There were eight of us hapless no-driving-school folks taking the test that day. “Follow me”, the RTO official said and got on his motorcycle. I adjusted my mirrors with exaggerated care, wore my helmet, and got ready. The RTO official drove around for a few minutes and then stopped. We stopped in line behind him. He walked up to one of the riders in the middle. “You fail”, he said and then went back to his motorcycle.
People were kicked off the test, one by one, like a slow-cycling race, except there was no logic here. After about twenty minutes of tense riding, I was the last one standing, er.. riding, and we were back at the starting point. I was smiling to myself, proud of not having done nothing wrong.
“You fail. Try again”, he said and rode away into the polluted morning. No explanation. No advice.
That helplessness in the face of extreme bureaucracy and apathy was still on my mind when it was time to try to get my motorcycle license again in India. A part of me wanted to give up on the whole endeavour. But I wanted to ride my motorcycle across the country, and I knew that the police in other states were even worse than India.
“I’m just going to go to a driving school,” I told my father. I’m sure he thought of me as an idealist who has given up in the harsh face of reality, and I think that was, indeed the truth. What I told myself, however, was that I had to pick my battles and this one just wasn’t worth the effort.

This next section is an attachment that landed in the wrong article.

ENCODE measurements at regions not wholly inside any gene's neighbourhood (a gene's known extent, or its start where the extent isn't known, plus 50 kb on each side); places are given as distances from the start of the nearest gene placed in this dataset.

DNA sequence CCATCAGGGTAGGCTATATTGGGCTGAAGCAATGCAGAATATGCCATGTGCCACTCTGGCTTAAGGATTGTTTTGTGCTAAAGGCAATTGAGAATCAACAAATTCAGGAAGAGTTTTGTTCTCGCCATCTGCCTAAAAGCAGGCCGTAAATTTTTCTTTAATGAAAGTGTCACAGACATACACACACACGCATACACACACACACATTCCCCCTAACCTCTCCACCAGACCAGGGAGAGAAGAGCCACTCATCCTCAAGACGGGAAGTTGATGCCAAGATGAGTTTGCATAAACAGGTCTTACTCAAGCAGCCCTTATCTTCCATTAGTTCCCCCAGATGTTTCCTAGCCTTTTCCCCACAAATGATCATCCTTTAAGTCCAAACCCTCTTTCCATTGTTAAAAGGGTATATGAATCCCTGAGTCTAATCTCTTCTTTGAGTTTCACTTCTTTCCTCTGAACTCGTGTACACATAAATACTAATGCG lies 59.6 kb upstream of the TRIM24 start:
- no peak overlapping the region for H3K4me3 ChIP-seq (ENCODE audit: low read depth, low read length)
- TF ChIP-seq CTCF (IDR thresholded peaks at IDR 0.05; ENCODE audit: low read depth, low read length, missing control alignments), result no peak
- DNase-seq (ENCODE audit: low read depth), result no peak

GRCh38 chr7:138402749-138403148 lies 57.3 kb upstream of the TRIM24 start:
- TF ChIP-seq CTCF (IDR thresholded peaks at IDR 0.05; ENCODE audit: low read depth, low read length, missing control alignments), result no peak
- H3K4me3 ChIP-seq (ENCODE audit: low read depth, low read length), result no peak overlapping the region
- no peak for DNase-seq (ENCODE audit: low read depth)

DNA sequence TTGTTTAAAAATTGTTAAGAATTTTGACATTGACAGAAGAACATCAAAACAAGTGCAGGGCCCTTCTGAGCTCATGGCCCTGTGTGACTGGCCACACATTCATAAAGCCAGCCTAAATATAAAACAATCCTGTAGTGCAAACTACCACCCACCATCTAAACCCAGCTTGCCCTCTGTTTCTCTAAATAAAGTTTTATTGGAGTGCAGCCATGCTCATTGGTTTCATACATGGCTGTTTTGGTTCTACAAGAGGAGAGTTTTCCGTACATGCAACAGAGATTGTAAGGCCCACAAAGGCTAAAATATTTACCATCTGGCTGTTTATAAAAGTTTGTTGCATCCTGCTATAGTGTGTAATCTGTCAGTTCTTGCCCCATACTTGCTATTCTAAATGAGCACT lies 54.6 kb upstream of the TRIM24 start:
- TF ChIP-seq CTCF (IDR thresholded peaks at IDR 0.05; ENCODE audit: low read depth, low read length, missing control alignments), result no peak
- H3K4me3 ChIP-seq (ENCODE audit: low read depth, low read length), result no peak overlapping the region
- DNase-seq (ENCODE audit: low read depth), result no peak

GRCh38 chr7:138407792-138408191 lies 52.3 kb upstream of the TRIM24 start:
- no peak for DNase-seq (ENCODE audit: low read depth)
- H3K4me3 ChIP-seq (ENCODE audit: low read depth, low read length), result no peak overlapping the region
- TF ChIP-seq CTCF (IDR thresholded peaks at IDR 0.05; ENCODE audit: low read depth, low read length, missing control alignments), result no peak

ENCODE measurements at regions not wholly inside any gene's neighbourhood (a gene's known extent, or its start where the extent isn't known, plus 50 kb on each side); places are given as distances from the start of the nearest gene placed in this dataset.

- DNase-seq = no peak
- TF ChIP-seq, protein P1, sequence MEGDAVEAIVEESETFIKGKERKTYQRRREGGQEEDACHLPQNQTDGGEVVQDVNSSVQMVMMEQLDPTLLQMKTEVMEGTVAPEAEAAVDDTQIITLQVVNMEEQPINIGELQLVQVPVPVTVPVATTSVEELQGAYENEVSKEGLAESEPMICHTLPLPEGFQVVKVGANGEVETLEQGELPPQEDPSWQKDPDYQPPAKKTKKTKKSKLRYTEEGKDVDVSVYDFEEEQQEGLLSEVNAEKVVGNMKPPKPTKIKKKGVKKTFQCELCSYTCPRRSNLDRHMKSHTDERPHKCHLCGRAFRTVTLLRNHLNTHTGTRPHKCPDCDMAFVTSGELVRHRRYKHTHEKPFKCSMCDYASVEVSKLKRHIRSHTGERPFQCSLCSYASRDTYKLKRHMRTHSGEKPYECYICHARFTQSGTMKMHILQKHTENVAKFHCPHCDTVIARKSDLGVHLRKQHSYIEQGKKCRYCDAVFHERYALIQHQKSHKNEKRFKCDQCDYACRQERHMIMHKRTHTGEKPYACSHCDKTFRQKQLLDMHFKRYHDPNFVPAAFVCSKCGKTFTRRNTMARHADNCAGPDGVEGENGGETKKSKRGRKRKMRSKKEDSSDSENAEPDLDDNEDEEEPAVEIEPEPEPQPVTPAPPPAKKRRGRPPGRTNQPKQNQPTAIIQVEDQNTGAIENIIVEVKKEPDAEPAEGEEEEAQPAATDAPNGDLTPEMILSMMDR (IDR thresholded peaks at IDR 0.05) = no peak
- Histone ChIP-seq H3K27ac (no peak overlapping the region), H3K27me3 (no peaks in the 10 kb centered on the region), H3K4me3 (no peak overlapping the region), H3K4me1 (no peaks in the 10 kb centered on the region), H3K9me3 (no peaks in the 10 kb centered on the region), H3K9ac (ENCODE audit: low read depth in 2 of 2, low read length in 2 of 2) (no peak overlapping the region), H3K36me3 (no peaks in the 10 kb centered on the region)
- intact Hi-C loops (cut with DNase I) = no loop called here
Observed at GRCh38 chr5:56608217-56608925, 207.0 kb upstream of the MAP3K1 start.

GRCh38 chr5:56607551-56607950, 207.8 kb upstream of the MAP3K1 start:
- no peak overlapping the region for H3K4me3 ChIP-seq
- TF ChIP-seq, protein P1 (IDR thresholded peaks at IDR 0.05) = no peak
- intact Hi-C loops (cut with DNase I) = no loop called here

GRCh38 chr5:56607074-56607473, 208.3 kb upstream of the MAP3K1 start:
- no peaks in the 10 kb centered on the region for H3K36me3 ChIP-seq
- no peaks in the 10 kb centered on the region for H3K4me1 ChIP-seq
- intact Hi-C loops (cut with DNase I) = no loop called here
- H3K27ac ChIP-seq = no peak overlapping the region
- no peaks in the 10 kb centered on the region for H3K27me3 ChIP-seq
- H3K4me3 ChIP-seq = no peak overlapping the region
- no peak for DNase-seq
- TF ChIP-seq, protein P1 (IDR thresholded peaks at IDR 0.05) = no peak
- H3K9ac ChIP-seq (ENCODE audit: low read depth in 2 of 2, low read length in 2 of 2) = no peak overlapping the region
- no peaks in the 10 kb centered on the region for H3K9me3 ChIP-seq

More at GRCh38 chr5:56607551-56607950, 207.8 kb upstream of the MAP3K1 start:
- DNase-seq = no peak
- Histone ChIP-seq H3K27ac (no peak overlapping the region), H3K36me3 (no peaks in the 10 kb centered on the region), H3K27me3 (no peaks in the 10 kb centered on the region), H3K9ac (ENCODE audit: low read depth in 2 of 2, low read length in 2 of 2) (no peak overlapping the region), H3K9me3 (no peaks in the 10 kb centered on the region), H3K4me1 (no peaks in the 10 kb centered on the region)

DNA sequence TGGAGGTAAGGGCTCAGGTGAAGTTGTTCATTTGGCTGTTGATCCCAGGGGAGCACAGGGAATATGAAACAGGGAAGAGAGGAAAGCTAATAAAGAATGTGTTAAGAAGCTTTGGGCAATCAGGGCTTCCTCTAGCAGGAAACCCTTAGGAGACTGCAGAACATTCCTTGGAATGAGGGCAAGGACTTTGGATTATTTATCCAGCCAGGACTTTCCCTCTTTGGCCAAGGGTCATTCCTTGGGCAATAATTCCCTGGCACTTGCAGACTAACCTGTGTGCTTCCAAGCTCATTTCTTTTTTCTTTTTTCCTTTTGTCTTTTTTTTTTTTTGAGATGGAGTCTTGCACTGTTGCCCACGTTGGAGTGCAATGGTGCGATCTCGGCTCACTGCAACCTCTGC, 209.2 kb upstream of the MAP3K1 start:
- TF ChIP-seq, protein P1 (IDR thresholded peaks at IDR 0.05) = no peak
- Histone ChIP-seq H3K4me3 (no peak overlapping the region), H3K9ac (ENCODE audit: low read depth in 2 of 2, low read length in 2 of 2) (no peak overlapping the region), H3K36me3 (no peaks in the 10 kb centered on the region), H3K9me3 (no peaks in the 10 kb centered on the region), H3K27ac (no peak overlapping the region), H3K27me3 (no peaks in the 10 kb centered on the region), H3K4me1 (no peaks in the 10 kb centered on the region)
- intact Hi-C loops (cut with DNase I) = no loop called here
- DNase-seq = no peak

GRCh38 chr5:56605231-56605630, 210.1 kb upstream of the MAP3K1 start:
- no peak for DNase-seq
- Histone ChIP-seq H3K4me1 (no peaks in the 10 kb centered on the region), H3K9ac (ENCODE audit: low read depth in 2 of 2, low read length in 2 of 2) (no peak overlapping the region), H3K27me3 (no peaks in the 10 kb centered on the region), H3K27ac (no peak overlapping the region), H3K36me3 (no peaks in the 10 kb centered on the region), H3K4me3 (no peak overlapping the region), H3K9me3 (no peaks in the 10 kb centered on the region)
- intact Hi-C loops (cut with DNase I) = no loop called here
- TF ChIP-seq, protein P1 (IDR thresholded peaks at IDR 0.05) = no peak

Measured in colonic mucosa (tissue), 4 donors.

It was thus that I found myself in the RTO on May 25th, 2016 — exactly two years ago. There were five of us from this driving school that hot afternoon, standing in yet another line to get yet another signature from yet another uninterested official. The representative of the driving school came up to us. “Why are you standing in line?”, he asked and gestured for us to follow him.
We skipped right ahead to the front. While relieved, I was already feeling a little guilty for having cheated all the people behind us when a girl walked up to me.
“Don’t you have any shame?”, she said, “It’s because of people like you that India will not progress. You guys just pay bribes to these schools and get your license, then you go on the roads and cause accidents. We come here without anyone to help us and stand for hours to do things the right way, only to watch all of you just cheat the system and get things easy.”
Then, she walked away.
I still remember that moment. I had been running from pillar to pillar, official to official, getting one signature after another in a convoluted series of steps. It was hot. The RTO was crowded. The AC didn’t work. I was hungry because it was already 1:30 PM. And then this girl, who was also facing these exact difficulties, but with much more integrity than me, shouted at me.
One of the guys with me shook his head meaningfully. “Silly girl,” he seemed to say.
My face was red and my ears felt hot. I suddenly hated the system, and I was disgusted with myself for taking the easy way out by coming through a driving school.
None of these emotions was strong enough to make me go back to the back of the line and start again though.
The driving test the next day again involved four people in a car, each driving for about a hundred metres. I passed.